Find a career in Utilities on Senior Inclusion Jobs.
According to US Bureau of Labor Statistics (BLS), overall employment of machinists and tool and die makers is projected to grow 3 percent from 2019 to 2029, about as fast as the average for all occupations. Many job opportunities are expected to arise from the need to replace workers who leave the occupation each year.
The median annual wage for electrical power-line installers and repairers was $75,030 in May 2020.
The median annual wage for telecommunications line installers and repairers was $58,870 in May 2020.
The utilities sector is part of the trade, transportation, and utilities supersector.
The Utilities sector comprises establishments engaged in the provision of the following utility services: electric power, natural gas, steam supply, water supply, and sewage removal. Within this sector, the specific activities associated with the utility services provided vary by utility: electric power includes generation, transmission, and distribution; natural gas includes distribution; steam supply includes provision and/or distribution; water supply includes treatment and distribution; and sewage removal includes collection, treatment, and disposal of waste through sewer systems and sewage treatment facilities.
A utility worker can also be someone who is responsible to maintenance a company site and equipment. Utility workers may take verbal and written instructions from managers and maintenance staff in regards to the assigned work areas inside and outside of a work site. Some employers may require their utility workers to have a commercial driver's license because they will be operating maintenance equipment and vehicles. Although a bachelor's degree is not required, utility workers must be in good physical condition and also be able to read written work orders.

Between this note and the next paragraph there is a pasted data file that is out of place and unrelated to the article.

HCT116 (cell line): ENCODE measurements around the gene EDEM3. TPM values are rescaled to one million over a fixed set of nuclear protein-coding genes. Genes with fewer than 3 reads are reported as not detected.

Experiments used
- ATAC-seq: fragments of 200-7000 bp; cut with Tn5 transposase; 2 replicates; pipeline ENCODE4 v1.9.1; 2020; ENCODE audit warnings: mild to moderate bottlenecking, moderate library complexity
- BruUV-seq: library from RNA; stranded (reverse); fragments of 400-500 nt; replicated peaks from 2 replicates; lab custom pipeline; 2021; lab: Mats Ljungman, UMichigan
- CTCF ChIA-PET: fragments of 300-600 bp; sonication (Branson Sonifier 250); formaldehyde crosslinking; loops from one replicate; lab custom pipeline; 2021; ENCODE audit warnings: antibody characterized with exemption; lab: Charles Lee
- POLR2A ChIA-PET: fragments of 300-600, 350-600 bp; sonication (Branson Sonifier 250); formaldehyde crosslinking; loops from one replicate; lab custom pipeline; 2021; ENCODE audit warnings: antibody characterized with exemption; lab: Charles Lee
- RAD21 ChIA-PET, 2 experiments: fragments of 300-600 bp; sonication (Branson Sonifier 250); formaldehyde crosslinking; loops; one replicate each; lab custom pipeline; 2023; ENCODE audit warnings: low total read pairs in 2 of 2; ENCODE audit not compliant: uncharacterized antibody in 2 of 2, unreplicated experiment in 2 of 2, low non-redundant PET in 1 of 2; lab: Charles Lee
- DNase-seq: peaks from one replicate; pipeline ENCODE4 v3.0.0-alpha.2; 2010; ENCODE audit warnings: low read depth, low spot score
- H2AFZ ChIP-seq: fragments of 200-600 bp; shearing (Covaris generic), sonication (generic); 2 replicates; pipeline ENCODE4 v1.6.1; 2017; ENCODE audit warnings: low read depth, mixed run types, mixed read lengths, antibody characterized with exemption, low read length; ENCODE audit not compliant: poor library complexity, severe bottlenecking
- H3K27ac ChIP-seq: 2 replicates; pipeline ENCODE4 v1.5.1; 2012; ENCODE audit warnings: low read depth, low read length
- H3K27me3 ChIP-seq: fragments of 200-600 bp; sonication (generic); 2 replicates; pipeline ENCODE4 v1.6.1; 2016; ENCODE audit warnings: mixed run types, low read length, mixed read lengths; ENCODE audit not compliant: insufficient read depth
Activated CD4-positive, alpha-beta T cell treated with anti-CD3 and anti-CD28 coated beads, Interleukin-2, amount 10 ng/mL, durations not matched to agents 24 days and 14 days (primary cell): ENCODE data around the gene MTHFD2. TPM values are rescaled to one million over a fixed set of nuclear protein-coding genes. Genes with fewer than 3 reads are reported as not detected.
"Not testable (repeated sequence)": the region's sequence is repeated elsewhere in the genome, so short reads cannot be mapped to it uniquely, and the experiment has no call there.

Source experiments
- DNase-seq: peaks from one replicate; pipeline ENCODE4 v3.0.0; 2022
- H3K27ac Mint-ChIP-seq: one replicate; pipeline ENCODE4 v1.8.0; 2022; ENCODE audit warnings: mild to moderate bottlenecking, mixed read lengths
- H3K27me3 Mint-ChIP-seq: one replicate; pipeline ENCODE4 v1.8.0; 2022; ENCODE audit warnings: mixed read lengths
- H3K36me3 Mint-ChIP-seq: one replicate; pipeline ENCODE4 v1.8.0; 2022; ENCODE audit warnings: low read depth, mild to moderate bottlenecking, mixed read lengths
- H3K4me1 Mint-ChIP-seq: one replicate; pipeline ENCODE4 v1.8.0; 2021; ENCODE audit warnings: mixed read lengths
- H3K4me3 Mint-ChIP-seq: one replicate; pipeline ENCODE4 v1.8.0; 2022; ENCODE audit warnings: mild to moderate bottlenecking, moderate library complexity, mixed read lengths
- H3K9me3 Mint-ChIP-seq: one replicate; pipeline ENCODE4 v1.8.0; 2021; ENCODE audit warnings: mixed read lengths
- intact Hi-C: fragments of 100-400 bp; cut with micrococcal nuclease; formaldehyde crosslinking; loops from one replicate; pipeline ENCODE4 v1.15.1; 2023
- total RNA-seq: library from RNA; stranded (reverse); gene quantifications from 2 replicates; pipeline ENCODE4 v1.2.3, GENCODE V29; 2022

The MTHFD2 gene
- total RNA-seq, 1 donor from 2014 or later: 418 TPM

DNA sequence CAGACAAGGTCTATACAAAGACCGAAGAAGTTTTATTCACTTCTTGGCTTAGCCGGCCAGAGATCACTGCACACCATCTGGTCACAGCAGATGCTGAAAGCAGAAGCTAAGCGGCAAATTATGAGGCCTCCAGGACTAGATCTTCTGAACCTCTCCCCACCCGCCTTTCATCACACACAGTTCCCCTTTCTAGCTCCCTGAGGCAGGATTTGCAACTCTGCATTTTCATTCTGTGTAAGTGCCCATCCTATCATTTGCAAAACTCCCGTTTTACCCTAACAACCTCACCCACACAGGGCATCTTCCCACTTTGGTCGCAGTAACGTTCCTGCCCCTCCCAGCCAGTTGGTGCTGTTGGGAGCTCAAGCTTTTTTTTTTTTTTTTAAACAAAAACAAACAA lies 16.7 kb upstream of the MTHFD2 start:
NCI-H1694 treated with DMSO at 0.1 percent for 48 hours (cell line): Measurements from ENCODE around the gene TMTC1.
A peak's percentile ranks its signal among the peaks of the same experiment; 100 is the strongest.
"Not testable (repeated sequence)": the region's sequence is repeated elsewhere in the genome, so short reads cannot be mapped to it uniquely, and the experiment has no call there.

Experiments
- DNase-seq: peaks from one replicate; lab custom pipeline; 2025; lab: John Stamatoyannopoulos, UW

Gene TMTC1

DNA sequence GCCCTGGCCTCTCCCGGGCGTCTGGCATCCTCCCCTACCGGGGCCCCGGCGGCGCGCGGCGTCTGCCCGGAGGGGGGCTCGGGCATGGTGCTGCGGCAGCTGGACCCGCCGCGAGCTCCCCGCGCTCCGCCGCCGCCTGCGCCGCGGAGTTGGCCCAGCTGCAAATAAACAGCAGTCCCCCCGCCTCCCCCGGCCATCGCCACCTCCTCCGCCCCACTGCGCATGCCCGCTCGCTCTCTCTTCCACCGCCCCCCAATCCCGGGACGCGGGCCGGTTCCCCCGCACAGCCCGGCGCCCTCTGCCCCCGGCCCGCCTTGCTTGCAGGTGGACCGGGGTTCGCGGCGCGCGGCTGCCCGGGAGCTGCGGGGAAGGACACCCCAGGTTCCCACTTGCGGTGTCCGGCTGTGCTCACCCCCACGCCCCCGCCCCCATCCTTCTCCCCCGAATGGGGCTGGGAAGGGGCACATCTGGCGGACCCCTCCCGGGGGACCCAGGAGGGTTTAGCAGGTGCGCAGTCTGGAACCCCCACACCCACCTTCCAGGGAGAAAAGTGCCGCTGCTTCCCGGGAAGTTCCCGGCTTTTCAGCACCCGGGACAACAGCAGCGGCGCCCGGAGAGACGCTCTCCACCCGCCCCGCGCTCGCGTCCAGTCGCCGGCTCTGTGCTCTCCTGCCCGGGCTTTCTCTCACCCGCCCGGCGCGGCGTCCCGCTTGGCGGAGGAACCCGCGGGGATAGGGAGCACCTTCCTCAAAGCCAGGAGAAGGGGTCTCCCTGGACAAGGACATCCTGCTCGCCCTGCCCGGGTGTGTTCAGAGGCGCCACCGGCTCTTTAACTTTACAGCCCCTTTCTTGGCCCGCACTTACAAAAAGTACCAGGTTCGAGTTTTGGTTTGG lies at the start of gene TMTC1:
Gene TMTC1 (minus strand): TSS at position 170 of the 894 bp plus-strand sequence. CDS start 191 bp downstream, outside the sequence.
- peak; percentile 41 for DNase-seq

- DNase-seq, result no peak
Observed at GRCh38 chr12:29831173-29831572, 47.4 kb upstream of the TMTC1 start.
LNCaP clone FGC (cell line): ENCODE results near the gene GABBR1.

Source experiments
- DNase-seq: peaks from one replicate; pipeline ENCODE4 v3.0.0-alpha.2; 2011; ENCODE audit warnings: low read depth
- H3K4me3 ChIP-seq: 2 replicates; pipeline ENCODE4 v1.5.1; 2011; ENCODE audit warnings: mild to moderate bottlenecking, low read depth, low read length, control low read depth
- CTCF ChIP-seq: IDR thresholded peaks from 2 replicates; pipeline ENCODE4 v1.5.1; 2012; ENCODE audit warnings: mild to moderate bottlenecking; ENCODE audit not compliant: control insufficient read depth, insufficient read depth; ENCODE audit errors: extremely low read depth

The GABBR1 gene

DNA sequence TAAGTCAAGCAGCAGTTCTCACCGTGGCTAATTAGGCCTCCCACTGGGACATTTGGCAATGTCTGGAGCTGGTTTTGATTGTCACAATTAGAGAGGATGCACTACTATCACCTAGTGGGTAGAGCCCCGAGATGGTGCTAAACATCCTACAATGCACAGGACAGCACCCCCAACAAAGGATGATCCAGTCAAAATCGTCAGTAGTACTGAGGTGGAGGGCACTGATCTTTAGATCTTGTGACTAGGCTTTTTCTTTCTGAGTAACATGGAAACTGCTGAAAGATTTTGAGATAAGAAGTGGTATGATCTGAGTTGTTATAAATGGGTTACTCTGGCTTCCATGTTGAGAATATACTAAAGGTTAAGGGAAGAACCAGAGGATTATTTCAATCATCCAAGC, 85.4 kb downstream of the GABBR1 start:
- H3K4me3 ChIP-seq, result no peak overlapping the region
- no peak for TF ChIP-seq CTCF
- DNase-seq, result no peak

Utility Workers perform routine maintenance activities in a variety of work environments. Because the job usually requires a lot of lifting and climbing, a Utility Worker must be in good physical condition. Utility Workers also have to operate maintenance equipment and vehicles, making a valid driver’s license essential for many jobs. Some employers also require candidates to obtain a commercial driver’s license.
Machinists and tool and die makers set up and operate machine tools to produce precision metal parts, instruments, and tools.
This is an entry-level position with no supervisory responsibilities; however, an experienced Utility Worker has the potential to become head of the maintenance department. Utility Workers often find jobs with manufacturing companies, parks and recreation departments, restaurants, health care organizations and transportation facilities.
As an example of Utility Workers, Machinists and tool and die makers typically are trained on the job. It is possible to be trained as well with apprenticeship programs, vocational schools, or community and technical colleges. Although machinists typically need just a high school diploma, tool and die makers may need to complete courses beyond high school.